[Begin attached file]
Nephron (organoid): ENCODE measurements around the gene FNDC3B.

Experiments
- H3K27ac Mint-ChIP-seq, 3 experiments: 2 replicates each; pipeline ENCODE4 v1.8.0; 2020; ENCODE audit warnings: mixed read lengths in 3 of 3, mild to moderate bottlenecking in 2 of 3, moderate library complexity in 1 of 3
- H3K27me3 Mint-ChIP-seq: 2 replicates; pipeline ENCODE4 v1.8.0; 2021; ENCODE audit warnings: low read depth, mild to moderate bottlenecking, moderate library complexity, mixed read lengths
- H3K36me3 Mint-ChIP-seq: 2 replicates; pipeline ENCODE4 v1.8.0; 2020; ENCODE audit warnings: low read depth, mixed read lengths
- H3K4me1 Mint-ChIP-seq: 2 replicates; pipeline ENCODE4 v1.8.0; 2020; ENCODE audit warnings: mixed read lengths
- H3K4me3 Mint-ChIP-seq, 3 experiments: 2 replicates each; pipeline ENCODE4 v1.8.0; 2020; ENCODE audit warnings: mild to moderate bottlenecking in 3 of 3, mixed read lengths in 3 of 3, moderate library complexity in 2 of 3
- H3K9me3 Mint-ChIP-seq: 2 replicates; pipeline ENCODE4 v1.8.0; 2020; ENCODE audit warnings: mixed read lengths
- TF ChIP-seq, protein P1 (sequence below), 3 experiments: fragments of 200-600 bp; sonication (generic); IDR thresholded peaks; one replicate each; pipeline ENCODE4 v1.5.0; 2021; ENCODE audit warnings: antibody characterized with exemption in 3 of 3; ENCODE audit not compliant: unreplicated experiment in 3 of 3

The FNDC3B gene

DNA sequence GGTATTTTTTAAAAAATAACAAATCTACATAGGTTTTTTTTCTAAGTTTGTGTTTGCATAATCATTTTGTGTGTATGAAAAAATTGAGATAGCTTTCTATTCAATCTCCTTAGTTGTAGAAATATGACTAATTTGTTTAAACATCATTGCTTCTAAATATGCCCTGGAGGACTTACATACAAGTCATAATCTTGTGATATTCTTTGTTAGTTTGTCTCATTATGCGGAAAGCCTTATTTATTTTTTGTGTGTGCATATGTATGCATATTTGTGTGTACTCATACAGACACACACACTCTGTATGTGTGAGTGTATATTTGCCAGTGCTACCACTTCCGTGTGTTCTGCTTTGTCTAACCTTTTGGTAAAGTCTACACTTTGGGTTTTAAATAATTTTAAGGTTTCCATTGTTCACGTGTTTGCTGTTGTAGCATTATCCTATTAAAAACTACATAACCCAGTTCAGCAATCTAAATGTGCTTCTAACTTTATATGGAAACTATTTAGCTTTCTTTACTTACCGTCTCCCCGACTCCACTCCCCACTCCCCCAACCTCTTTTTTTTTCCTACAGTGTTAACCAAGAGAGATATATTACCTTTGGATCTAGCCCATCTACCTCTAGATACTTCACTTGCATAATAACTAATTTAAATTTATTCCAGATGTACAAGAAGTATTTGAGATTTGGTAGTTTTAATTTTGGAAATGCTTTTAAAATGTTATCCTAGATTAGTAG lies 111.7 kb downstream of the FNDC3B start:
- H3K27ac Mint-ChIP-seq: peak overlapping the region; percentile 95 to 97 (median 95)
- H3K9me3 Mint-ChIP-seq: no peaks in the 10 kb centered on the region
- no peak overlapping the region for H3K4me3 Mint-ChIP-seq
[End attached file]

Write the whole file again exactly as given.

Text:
Nephron (organoid): ENCODE measurements around the gene FNDC3B.

Experiments
- H3K27ac Mint-ChIP-seq, 3 experiments: 2 replicates each; pipeline ENCODE4 v1.8.0; 2020; ENCODE audit warnings: mixed read lengths in 3 of 3, mild to moderate bottlenecking in 2 of 3, moderate library complexity in 1 of 3
- H3K27me3 Mint-ChIP-seq: 2 replicates; pipeline ENCODE4 v1.8.0; 2021; ENCODE audit warnings: low read depth, mild to moderate bottlenecking, moderate library complexity, mixed read lengths
- H3K36me3 Mint-ChIP-seq: 2 replicates; pipeline ENCODE4 v1.8.0; 2020; ENCODE audit warnings: low read depth, mixed read lengths
- H3K4me1 Mint-ChIP-seq: 2 replicates; pipeline ENCODE4 v1.8.0; 2020; ENCODE audit warnings: mixed read lengths
- H3K4me3 Mint-ChIP-seq, 3 experiments: 2 replicates each; pipeline ENCODE4 v1.8.0; 2020; ENCODE audit warnings: mild to moderate bottlenecking in 3 of 3, mixed read lengths in 3 of 3, moderate library complexity in 2 of 3
- H3K9me3 Mint-ChIP-seq: 2 replicates; pipeline ENCODE4 v1.8.0; 2020; ENCODE audit warnings: mixed read lengths
- TF ChIP-seq, protein P1 (sequence below), 3 experiments: fragments of 200-600 bp; sonication (generic); IDR thresholded peaks; one replicate each; pipeline ENCODE4 v1.5.0; 2021; ENCODE audit warnings: antibody characterized with exemption in 3 of 3; ENCODE audit not compliant: unreplicated experiment in 3 of 3

The FNDC3B gene

DNA sequence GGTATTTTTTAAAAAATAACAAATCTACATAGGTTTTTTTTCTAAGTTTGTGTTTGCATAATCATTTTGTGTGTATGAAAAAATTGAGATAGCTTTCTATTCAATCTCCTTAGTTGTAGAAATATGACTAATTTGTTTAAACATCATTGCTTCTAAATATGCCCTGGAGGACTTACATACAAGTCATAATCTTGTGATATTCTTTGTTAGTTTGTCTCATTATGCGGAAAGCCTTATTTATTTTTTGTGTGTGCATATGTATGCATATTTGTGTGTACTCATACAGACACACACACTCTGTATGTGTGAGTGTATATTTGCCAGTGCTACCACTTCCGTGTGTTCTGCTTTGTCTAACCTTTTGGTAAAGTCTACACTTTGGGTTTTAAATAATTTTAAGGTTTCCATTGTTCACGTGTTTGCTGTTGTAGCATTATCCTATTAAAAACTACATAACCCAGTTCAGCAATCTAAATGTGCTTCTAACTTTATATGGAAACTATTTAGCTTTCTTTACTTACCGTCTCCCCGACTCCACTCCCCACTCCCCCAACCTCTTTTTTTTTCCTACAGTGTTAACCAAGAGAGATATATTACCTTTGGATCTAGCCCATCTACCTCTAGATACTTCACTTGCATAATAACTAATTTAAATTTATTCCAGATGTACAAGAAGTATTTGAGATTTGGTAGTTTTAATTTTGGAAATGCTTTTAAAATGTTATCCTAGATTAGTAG lies 111.7 kb downstream of the FNDC3B start:
- H3K27ac Mint-ChIP-seq: peak overlapping the region; percentile 95 to 97 (median 95)
- H3K9me3 Mint-ChIP-seq: no peaks in the 10 kb centered on the region
- no peak overlapping the region for H3K4me3 Mint-ChIP-seq